5. Mr. Bharatji Agarwal, learned Counsel for the assessee, urged that the applicant was neither a 'dealer' within the meaning of Section 2(c) of the Act nor was carrying on 'business' as defined in Section 2(aa) of the Act and as such the levy of sales tax is wholly illegal and unwarranted under the law. In support of his contention he placed reliance on a decision of the Madras High Court in New India Assurance Company Limited v. Deputy Commercial Tax Officer, Esplanade Division I, Madras [1972] 29 STC 539 and submitted that the facts of that case and that of the present cases are identical and the applicant cannot be held to be a 'dealer'. In that case the New India Assurance Company Limited was an incorporated company under the Indian Companies Act doing general insurance business. In connection with the claims made on an insured motor car which was involved in an accident, the petitioner is said to have paid all the claims and taken over the damaged motor car. As the petitioner's only business was insurance, it had to sell away the said damaged motor car which came into its possession accidentally, by reason of the settlement of the claim in connection with an accident to that vehicle. The petitioner auctioned the said damaged motor car. The sales tax authorities under the Madras General Sales Tax Act, 1959, levied sales tax on the sale proceeds of the said damaged motorcar. The matter came up before the Madras High Court and the question arose whether the petitioner was a 'dealer' within the meaning of Section 2(g) of the Madras General Sales Tax Act. The Madras High Court observed that 'they do not buy or sell or supply or distribute goods either for cash or for deferred payment or for any other valuable consideration. Occasionally, when in the course of their activity they come into possession of a damaged vehicle over which they settle their claims under the insurance policy taken for the purpose and if in order to get rid of the damaged vehicle, they engage the services of an auctioneer and sell the same, they cannot even be characterised as casual traders'. It relied on a decision of the Supreme Court in State of Gujarat v. Raipur . [1967] 19 STC 1 (SC) in which it was held that to attribute an intention to carry on business of selling goods it is not sufficient that the assessee was carrying on business in some commodity and he disposed of for a price, articles discarded, surplus or unserviceable. Unless they are frequent, voluminous, continuous and regular, an inference that they were all undertaken in the course of trade, whether real or casual, cannot be properly drawn. Relying on the aforesaid decision of the Supreme Court the Madras High Court took the view that 'the petitioner cannot come within the definition of Section 2(g) as a dealer'.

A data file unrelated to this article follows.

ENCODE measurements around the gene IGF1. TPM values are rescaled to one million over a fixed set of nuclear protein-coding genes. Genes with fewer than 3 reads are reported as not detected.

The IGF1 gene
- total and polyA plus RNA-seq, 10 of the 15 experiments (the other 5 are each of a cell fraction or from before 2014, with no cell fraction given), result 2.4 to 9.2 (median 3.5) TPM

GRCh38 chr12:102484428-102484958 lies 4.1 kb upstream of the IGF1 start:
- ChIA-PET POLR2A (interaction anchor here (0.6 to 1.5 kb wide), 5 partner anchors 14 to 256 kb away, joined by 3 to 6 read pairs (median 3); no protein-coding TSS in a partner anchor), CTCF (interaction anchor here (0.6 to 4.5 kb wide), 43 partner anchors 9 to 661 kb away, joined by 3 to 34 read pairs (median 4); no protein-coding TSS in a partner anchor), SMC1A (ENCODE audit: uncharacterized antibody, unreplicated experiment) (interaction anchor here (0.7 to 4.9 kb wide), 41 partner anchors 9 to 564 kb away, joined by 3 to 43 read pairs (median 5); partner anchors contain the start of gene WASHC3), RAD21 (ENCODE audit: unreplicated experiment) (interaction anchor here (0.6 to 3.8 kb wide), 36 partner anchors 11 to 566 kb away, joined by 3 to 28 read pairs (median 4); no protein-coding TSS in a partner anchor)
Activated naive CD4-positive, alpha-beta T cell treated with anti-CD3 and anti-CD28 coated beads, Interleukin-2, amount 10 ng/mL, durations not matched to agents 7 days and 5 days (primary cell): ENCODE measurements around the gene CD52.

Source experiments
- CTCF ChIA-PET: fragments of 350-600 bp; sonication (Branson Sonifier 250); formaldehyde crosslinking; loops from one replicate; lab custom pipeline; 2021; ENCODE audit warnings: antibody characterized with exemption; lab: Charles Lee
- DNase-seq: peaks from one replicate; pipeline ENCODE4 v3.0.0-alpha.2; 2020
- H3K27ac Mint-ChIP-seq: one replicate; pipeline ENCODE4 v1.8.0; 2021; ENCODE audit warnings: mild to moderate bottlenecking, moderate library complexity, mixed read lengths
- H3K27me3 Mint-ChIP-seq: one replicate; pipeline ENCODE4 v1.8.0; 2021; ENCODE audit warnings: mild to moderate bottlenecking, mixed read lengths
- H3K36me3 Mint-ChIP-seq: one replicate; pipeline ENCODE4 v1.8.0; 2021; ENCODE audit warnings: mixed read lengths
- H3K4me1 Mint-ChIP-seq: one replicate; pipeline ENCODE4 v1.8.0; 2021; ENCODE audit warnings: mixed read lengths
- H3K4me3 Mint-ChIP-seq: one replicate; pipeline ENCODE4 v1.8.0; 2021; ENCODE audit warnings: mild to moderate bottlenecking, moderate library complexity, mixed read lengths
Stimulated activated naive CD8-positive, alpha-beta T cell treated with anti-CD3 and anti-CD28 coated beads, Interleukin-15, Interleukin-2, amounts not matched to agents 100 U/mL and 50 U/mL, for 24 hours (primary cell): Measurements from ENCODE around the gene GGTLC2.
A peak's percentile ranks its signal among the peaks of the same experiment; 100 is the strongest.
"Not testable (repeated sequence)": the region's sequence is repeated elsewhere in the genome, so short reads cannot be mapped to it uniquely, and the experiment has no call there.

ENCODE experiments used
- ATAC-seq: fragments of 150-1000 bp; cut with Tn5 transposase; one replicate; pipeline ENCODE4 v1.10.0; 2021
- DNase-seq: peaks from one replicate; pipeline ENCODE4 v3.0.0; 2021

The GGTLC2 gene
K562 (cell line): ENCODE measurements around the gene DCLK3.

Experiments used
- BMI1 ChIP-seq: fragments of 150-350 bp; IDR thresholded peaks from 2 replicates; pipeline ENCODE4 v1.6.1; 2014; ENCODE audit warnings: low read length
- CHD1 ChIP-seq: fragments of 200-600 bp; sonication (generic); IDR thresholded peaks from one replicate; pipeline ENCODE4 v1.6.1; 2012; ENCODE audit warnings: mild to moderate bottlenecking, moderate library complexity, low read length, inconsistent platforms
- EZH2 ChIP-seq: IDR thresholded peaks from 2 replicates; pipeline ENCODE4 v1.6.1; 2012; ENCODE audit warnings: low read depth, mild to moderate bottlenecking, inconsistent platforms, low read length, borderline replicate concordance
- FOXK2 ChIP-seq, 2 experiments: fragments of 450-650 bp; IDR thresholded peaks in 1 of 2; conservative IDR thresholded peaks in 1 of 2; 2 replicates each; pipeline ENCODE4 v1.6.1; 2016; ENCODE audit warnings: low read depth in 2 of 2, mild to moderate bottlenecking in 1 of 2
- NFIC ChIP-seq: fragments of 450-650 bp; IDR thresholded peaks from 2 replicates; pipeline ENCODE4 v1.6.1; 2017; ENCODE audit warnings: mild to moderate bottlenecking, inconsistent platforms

6. On the other hand the learned standing counsel contended that the applicant is a 'dealer' and placed reliance on a decision of the Supreme Court in District Controller of Stores, Northern Railway, Jodhpur v. Assistant Commercial Taxation Officer [1976] 37 STC 423 (SC). He contended that the definitions to the words 'dealer' and 'business' given under the Act are in pari materia with the definition given to those words under the Rajasthan Sales Tax Act, 1954, and as such the aforesaid case of the Supreme Court is wholly applicable and on the strength of that case he contended that there was no room for doubt that the applicant in the present cases, though an insurance company, was a 'dealer' and the transaction made by it of the salvage was exigible to sales tax. In that case the question was whether the appellant, the Northern Railway, Jodhpur, was liable to pay sales tax on the sales of unserviceable materials and scrap, etc., for the period in question, and the Supreme Court held that the sales of unserviceable materials and scrap by the Northern Railway, Jodhpur, were exigible to sales tax. The definition of the term 'dealer' in Section 2(f) of the Rajasthan Sales Tax Act, so far as it is material, runs: